Haria Lanzarote

Haría

Table of Contents

Looking for a unique and exciting vacation destination? Look no further than Haría, Lanzarote. This municipality is home to some of the most beautiful scenery and little-known towns on the island, as well as plenty of activities and cultural attractions to keep you busy. Whether you’re looking for a quiet getaway or an action-packed adventure, Haría has something for everyone. So pack your bags and join us on a tour of this amazing destination!

History

The eruptions of the three neighboring volcanoes: La Atalaya, Los Helechos, and La Corona bridged the Elvira Sanchez and Tenesia ravines, which resulted in the formation of Haría Valley. Because it rains more frequently here than anywhere else on Lanzarote, this region is the most fertile. It is also one of the most humid on the island because the surrounding volcanoes shelter it from the wind and its location.

Haria
Haria © David

There is much to learn about Lanzarote’s history from Haría, its northernmost municipality. Amphoras have been recovered in the strait separating Lanzarote and La Graciosa, suggesting that the area was briefly visited by Roman sailors interested in its natural resources. Significant archaeological remains, which include numerous rock engravings found throughout the Famara Massif, show that the island’s Aboriginal population was concentrated in this zone.

In 1492, the Spanish invasion of Lanzarote re-established the municipality of Haría as the island’s primary population center. It’s a fertile region from which considerable exportable resources could be gathered due to its northern location, beneficial trade winds, and summertime rainfall. For example, the ice plant, a dye-making plant widely utilized in Europe during the 18th century, and the cochineal, a peculiar-looking insect imported from the Americas that was extensively used as a pigment by European industrialists during the 19th century.

It is also well-known that the Timanfaya volcano ash was originally used as natural sanding for crops in Haría. Combined with rich, fertile soils, it allowed for the diversification of agriculture around the municipality. Vineyards and other crops, including potatoes, beans, cereals, and vegetables, grew in abundance in the 20th century due to this.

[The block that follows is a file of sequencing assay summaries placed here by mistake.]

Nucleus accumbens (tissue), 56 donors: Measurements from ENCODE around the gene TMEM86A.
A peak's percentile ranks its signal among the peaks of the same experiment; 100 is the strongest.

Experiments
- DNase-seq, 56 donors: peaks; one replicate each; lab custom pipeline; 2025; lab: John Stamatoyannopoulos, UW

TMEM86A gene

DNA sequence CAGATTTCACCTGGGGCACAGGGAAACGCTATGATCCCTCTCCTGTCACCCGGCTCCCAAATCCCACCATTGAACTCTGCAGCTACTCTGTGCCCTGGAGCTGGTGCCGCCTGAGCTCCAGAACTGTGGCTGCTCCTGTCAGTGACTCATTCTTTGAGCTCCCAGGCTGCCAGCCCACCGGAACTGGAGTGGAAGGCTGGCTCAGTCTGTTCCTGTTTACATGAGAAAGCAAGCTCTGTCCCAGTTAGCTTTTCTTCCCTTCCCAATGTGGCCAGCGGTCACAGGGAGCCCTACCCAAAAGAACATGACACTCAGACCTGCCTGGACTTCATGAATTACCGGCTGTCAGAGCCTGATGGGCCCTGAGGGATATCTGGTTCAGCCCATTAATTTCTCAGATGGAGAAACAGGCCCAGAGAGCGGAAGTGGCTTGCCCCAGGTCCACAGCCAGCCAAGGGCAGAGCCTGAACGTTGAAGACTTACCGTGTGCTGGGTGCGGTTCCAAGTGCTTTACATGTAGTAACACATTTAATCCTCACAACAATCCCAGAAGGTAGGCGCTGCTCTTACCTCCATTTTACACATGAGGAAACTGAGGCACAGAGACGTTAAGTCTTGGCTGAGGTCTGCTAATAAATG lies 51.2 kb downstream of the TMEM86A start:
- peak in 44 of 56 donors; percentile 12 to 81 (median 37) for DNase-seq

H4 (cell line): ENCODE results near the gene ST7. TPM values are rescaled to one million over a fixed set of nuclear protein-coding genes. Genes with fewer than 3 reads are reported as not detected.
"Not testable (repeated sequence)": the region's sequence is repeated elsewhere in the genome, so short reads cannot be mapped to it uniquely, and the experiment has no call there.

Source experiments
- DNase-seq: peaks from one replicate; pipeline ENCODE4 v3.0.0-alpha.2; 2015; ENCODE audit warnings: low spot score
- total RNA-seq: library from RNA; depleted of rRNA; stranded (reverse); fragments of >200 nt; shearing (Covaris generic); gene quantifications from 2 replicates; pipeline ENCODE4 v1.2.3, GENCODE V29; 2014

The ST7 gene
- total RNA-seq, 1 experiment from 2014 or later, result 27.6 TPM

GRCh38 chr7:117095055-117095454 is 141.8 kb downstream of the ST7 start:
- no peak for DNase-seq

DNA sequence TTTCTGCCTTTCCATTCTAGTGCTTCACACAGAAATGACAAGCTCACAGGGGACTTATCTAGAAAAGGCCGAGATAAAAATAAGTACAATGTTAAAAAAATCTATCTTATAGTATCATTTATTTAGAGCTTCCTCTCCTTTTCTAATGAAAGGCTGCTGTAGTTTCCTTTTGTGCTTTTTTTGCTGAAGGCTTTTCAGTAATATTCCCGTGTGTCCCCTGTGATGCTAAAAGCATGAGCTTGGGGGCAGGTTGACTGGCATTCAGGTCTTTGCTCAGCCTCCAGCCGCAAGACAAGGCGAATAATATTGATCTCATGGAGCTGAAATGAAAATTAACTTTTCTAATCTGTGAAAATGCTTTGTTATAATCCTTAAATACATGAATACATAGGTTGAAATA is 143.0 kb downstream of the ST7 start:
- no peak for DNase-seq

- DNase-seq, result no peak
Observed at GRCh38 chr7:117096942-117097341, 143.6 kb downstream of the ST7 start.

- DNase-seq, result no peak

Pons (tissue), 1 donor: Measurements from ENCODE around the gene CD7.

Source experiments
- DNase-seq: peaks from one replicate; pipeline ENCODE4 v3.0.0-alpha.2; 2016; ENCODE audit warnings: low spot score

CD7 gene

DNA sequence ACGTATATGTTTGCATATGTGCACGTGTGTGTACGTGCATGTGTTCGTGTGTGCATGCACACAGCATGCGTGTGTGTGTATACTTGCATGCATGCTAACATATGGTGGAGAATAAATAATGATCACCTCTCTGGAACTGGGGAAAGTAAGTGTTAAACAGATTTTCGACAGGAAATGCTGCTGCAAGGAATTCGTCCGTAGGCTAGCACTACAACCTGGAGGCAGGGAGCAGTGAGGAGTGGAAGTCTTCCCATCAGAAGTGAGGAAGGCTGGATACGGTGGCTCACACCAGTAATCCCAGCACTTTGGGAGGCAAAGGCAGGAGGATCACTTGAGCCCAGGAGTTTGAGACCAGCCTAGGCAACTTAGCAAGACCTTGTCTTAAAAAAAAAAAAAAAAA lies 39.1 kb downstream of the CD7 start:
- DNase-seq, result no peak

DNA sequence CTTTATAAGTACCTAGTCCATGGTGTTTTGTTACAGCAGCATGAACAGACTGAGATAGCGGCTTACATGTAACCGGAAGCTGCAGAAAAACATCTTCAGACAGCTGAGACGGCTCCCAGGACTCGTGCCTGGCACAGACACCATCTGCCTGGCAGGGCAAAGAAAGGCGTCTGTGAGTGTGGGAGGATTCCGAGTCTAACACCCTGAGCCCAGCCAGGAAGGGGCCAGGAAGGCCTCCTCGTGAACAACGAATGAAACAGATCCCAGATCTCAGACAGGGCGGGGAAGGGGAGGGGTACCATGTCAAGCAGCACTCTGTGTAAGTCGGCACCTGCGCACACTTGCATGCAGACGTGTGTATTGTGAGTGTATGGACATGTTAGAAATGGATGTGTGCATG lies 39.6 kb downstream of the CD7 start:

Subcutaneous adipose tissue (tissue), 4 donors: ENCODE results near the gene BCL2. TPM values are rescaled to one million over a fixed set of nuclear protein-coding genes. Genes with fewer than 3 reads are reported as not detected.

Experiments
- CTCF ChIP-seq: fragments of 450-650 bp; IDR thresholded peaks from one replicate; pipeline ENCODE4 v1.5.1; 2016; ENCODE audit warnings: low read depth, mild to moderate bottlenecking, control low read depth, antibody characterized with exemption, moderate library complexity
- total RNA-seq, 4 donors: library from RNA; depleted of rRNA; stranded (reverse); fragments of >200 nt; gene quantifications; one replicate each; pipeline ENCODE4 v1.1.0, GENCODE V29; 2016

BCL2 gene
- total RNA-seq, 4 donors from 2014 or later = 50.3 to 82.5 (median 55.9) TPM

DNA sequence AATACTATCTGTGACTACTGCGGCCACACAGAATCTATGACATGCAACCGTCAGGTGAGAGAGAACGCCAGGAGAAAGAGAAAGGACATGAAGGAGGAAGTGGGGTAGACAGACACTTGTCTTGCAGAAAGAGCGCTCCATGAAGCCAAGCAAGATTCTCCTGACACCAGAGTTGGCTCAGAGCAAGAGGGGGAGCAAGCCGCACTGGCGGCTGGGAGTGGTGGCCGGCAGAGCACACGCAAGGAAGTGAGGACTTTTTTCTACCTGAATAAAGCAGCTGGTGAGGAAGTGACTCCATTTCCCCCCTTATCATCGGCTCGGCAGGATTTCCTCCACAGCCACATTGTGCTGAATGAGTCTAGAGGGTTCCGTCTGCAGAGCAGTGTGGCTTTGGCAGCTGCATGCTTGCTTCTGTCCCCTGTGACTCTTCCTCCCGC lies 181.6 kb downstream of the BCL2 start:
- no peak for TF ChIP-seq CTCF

Why Visit Haría

Hara, labeled as the greenest place in Lanzarote, is surrounded by the Atlantic Ocean on three sides and Teguise to the south. A town of the same name known as “The Valley of the 1000 Palms” serves as its administrative center. Its mountainous west is home to several notable viewpoints, the most famous of which is Mirador del Rio. The southeast is the agricultural heart of the region, but there are also several tiny beach resorts along the shore. The municipality’s northeast is largely uninhabited, although its popular geological sites, Jameos del Agua and Cueva de Los Verdes, attract many tourists.

The picturesque topography of Haría and its many must-see attractions makes it an ideal place to visit for those who want to experience the truly unique culture of Lanzarote. These are the best places to begin your adventure through the municipality:

Valley of the Thousand Palms

As the road weaves its way between the mountains, the town of Haría comes into view below like an oasis in the midst of the island’s breathtaking natural terrain. Also known as “The Valley of the Thousand Palms,” this idyllic rural community is famed for its lush greenery and wildflower-filled meadows interspersed with traditional white houses.

According to a popular legend, in days gone by, whenever a kid was born into a family, the family would plant a new palm tree: one palm tree if the child was a girl and two palm trees for each boy. There’s no arguing that this is one of the loveliest native palm tree groves in the Canary Islands, regardless of whether or not it’s true.

Haría is a hidden treasure nestled in its valley of lush greenery. The untouched village provides a startling contrast to many other areas of the island. Intricately patterned bougainvilleas and brightly colored geraniums decorate its narrow streets. Away from crowded resorts and devoid of crowds of tourists, travelers can enjoy peaceful moments and an authentic Canary Islands experience here.